<zeroter>I could try. But just to be clear, symlinks created by services (like extra-special-file) should disapppear after reboot if the current system definition no longer has those services?
<jonsger>thats a bit scary. I got yesterday a mail from abuse@hetzner which forwared a mail from BSI (German governmental organisation for IT security) that my server runs mDNS. Today I had a look via Hetzner clouds webconsole: it booted the installer. I have no clue how that could happen. I have no Installer ISO mounted for months...
<podiki[m]>not sure, hopefully someone can answer. I kind of assumed just about anything not in /home was subject to guix cleaning it up
<jonsger>and I don't know how I can but up the installed system from the hard disk...
<jonsger>boot the installed system from hard disk, I mean :)
<roptat>zeroter, it could be that guix doesn't record what it creates in /etc...
<JorgeTern[m]11>Hello, can I open a pack that is not packaged in Guix? for example redmine, org
<yoctocell>sneek: later tell iskarian: re the generic-git updater, I agree a that manually specifying the properties is rather tedious; maybe we could do a regexp match, and if that fails, fallback to the properties?
<yoctocell>sneek: later tell iskarian: and yes, it does need to clone the repo before checking if a new version is available. That's probably overkill; I probably should've use 'git ls-remote' instead. Thanks for taking a look! :-)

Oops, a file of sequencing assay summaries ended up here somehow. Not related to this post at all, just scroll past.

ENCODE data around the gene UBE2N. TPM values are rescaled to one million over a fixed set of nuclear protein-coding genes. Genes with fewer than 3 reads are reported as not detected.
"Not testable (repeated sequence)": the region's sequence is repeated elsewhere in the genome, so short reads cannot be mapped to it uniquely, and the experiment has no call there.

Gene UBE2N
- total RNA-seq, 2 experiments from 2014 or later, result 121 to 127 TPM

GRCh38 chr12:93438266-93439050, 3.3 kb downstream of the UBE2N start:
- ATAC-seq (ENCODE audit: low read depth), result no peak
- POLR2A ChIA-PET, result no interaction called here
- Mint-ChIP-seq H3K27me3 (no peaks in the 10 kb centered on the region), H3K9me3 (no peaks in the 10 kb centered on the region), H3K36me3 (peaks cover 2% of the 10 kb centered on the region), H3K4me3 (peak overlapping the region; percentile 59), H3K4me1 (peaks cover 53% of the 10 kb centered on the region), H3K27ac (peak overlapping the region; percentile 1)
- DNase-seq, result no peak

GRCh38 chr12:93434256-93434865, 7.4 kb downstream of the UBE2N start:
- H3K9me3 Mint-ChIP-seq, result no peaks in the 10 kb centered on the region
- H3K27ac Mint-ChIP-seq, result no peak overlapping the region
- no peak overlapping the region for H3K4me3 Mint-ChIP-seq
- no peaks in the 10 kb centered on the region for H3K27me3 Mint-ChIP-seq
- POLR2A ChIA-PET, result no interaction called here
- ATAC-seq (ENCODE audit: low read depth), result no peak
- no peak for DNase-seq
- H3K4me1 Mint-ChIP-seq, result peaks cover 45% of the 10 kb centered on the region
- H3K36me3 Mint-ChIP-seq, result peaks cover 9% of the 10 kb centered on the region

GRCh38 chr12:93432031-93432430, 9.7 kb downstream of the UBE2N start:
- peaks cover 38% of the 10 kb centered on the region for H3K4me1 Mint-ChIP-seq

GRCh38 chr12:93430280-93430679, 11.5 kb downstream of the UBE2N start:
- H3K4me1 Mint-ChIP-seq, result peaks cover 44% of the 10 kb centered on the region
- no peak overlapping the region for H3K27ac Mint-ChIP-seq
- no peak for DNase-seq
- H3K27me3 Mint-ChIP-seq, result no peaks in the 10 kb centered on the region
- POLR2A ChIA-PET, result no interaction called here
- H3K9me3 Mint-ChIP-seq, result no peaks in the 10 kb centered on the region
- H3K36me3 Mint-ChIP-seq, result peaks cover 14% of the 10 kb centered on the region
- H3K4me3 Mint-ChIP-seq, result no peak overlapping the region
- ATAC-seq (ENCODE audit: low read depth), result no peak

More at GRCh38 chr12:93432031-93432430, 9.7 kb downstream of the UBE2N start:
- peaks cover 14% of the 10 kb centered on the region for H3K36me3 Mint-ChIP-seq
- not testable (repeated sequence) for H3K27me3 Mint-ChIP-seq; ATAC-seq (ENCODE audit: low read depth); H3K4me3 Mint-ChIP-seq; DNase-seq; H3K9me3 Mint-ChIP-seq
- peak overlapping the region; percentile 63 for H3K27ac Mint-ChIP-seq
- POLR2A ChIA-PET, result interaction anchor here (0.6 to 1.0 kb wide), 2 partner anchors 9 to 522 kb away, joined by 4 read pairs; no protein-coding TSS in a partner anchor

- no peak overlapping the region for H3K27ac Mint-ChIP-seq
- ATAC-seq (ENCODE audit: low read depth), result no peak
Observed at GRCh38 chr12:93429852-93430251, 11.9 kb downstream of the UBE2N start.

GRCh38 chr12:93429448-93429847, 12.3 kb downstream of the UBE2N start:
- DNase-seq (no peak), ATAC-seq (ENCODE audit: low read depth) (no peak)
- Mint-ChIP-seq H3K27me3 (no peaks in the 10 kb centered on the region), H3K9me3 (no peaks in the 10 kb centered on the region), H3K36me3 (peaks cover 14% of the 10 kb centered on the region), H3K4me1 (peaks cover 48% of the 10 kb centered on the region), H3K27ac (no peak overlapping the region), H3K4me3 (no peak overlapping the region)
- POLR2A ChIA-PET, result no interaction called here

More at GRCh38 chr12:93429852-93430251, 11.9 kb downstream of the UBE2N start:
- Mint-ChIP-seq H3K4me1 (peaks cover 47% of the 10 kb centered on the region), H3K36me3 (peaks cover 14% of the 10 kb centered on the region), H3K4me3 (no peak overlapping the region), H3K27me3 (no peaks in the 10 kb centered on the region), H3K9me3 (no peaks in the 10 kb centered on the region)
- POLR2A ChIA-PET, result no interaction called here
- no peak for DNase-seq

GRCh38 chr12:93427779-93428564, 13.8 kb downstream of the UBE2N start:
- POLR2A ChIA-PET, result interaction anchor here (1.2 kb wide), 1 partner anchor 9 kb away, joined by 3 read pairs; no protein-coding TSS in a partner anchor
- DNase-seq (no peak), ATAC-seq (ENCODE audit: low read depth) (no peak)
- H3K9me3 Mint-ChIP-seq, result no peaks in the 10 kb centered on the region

<iskarian>yoctocell, do you know if functionality equivalent to ls-remote is available in guile-git?
<sneek>Welcome back iskarian, you have 2 messages!
<sneek>iskarian, yoctocell says: re the generic-git updater, I agree a that manually specifying the properties is rather tedious; maybe we could do a regexp match, and if that fails, fallback to the properties?
<sneek>iskarian, yoctocell says: and yes, it does need to clone the repo before checking if a new version is available. That's probably overkill; I probably should've use 'git ls-remote' instead. Thanks for taking a look! :-)
<iskarian>Also, I think using properties if available, then fallback to a guess would be the way to go
<iskarian>It's conceivable that our guess could be wrong
<roptat>if anything is missing, I would package that first. I think there's an importer too, maybe worth trying
<roptat>(you can't import redmine itself, I tried "guix import gem redmine" but that gives a package whose description is "This package provides a simple REDMINE client, using Active Resource.", so that's not what you want)
<cbaines>jackhill, so, a trivial mirror would just be a caching proxy. That would work, but it would either be slow in answering narinfo requests (because it has to keep asking some origin server), or it would return cached responses that are potentially out of date
<cbaines>I think the way to improve on this is sync up the narinfo data to all of the mirrors, probably by using some database to do that like PostgreSQL
<cbaines>that way all of the mirrors can quickly answer narinfo requests, always responding with the "correct" response